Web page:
AT&T Guns For the Quad-Play


AT&T, facing tough cable competition and economic uncertainty, has rejiggered itself into four units: consumer, business, technology operations and other businesses.

The move unites wireless and wireline go-to-market strategy and execution under wireless chief Ralph de la Vega — a clear sign AT&T wants to push wireless into the multiplay bundle.

"We believe [residential] trends are likely to weaken further in 2H as cable companies get more aggressive and the economy worsens," UBS telecommunications analyst John Hodulik wrote in a research note today. "We expect AT&T’s new structure to result in new efforts to bundle wireline voice/video/data services with wireless, fulfilling the company’s promise of the ‘three screens’ approach."

Continued Hodulik: "Effective wireless bundling in the resi mkt would have the biggest impact on cable… The previous framework, where wireless and wireline had separate P&Ls and reporting lines, was unlikely to lead to the type of collaboration required for AT&T to fully leverage the advantage AT&T Mobility offers relative to cable competitors."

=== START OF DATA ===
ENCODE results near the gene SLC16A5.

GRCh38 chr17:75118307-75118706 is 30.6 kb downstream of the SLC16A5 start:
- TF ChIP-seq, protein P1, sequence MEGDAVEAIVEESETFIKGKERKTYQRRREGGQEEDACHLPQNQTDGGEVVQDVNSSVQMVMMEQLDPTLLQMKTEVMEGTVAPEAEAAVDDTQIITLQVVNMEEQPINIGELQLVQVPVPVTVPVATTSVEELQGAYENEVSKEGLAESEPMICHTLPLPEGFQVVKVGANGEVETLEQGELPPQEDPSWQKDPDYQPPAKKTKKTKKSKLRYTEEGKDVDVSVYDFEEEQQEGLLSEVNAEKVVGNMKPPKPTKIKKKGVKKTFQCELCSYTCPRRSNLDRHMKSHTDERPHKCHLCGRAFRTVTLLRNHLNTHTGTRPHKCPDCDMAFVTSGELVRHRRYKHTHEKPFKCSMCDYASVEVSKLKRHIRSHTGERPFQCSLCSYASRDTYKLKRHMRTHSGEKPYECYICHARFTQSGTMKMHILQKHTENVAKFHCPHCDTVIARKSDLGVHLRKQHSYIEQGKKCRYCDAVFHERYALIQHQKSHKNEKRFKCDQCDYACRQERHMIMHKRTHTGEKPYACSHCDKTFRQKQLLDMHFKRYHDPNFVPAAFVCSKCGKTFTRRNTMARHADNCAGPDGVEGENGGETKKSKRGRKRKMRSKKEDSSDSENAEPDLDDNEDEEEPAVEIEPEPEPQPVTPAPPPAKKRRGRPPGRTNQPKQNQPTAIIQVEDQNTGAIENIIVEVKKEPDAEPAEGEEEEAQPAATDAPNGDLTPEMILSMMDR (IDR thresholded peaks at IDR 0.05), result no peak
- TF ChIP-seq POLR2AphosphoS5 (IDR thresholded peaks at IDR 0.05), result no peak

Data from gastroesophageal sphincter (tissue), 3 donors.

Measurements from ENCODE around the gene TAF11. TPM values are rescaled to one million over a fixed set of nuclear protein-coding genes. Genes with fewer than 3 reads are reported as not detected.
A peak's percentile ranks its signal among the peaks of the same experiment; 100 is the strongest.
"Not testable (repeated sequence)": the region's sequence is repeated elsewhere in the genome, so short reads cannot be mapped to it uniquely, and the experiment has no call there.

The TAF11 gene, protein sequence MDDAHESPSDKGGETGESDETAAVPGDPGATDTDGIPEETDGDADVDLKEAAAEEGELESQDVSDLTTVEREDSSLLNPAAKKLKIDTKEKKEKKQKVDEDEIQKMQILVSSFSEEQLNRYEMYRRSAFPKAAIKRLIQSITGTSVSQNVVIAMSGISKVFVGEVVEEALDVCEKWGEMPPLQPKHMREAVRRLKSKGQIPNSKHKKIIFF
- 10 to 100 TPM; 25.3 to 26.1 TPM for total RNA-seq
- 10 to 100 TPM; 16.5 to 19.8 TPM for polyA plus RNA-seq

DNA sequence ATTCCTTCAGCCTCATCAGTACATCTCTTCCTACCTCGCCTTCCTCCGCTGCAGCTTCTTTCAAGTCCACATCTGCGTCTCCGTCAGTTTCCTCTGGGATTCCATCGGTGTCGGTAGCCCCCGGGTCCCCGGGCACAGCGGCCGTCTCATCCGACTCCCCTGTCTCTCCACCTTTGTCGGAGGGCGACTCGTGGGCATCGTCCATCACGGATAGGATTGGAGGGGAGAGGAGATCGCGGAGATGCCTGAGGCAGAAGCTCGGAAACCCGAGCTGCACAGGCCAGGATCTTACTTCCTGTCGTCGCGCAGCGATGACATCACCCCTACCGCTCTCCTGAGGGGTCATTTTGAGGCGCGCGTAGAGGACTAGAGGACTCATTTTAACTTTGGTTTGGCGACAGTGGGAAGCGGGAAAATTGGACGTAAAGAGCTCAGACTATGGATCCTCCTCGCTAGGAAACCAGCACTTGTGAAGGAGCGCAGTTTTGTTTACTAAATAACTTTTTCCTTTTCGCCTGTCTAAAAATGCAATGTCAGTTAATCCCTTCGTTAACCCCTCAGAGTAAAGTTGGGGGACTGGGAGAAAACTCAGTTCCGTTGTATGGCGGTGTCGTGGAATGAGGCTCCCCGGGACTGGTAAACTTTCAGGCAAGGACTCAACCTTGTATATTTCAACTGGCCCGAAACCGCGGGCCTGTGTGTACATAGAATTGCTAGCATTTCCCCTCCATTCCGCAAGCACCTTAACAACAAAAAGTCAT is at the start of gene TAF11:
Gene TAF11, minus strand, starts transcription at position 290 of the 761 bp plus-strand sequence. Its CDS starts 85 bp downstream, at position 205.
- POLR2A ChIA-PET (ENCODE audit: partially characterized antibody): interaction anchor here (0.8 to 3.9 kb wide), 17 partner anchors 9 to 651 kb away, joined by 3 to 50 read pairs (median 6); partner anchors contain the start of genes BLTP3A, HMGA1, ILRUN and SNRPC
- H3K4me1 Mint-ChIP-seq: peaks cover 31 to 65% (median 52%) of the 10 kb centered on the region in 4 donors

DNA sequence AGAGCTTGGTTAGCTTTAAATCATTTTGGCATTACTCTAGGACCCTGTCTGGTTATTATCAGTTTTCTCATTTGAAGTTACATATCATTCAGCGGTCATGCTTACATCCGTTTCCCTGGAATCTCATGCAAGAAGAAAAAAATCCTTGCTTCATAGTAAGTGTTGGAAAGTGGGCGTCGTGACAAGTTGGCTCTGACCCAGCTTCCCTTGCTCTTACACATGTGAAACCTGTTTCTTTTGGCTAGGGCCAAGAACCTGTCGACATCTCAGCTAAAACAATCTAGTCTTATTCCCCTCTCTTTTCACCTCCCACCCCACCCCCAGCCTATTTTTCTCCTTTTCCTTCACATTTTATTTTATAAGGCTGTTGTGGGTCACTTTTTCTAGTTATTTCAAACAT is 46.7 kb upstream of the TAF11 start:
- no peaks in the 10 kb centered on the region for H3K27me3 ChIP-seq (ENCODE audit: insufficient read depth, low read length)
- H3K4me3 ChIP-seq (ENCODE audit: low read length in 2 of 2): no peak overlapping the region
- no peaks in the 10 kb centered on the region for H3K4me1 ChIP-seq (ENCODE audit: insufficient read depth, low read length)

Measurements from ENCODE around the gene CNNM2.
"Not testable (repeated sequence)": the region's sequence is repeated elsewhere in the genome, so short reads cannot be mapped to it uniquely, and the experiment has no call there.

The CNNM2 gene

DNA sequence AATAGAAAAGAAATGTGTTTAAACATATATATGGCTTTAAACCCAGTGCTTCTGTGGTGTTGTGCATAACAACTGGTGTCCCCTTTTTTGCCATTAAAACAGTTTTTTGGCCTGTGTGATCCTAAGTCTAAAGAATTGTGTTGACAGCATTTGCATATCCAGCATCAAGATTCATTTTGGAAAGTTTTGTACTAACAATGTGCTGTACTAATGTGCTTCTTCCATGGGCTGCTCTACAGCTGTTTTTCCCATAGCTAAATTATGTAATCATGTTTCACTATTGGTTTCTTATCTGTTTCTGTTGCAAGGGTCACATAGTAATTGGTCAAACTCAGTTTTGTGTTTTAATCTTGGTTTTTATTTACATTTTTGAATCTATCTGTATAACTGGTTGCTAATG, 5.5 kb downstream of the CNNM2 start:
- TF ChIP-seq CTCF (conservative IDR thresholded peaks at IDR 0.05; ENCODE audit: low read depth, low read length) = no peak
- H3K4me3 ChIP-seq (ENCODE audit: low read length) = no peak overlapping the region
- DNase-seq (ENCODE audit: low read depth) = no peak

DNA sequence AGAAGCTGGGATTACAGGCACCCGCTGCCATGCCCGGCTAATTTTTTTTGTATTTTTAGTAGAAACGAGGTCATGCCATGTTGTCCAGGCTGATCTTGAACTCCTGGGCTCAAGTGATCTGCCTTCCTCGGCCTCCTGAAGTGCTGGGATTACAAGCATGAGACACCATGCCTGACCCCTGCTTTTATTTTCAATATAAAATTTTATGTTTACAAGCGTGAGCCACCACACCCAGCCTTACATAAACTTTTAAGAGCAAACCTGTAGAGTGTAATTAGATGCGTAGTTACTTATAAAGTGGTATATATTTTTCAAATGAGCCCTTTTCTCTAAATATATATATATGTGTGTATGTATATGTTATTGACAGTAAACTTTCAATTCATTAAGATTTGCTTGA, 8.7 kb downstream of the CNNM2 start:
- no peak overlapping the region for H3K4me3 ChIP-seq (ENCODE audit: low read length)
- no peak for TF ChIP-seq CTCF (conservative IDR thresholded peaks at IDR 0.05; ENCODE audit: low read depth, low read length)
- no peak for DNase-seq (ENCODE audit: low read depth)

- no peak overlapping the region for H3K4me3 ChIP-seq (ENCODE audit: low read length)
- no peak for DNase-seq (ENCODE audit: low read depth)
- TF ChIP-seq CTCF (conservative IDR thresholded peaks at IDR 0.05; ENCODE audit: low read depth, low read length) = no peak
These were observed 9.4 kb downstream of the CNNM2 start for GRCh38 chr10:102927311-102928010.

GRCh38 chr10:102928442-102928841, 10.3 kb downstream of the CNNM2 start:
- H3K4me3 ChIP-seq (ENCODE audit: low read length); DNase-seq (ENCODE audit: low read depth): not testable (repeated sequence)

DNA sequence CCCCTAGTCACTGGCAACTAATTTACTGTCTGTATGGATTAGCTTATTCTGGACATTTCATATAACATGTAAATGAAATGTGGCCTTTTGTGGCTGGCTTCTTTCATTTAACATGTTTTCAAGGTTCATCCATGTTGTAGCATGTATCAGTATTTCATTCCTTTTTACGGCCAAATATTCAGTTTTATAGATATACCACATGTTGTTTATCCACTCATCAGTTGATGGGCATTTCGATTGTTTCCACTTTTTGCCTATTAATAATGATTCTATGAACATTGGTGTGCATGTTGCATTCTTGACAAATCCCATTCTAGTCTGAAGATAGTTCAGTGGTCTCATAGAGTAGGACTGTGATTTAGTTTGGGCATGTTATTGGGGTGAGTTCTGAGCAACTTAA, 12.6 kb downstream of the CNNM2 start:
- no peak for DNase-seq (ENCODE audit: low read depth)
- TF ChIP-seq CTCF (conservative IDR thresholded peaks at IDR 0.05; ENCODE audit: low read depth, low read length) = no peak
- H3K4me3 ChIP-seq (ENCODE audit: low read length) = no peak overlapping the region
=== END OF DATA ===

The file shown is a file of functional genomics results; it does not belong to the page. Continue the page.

The key word being "effective." 

Past efforts to foist a quad-play on consumers have gone nowhere. For example, the Sprint-cable venture with Pivot was supposed to link mobile phone service into the triple play, but the parties folded their tents after the MSOs complained that basically nobody wanted a me-too service.

The fourth wheel of a quad play is in a different layer in the network "stack." Wireless is a physical network infrastructure, whereas the other legs of the triple-play stool are services that (typically) ride on a wireline network.

Can AT&T put together something that ties together wireless, TV, wireline phone and Internet in a compelling way? Unless you’re talking about pricing a discounted quad-play bundle, I remain skeptical. 

The telco has demo’d some prototypes of wireless device integration with U-verse TV. Two weeks ago at a media briefing in New York, AT&T execs showed off the ability to use an Apple iPhone as a TV remote and also “sideloaded” programs to the device from a U-verse DVR.

That’s sorta neat. It’s sorta different. Is it a competitive advantage? We’ll see.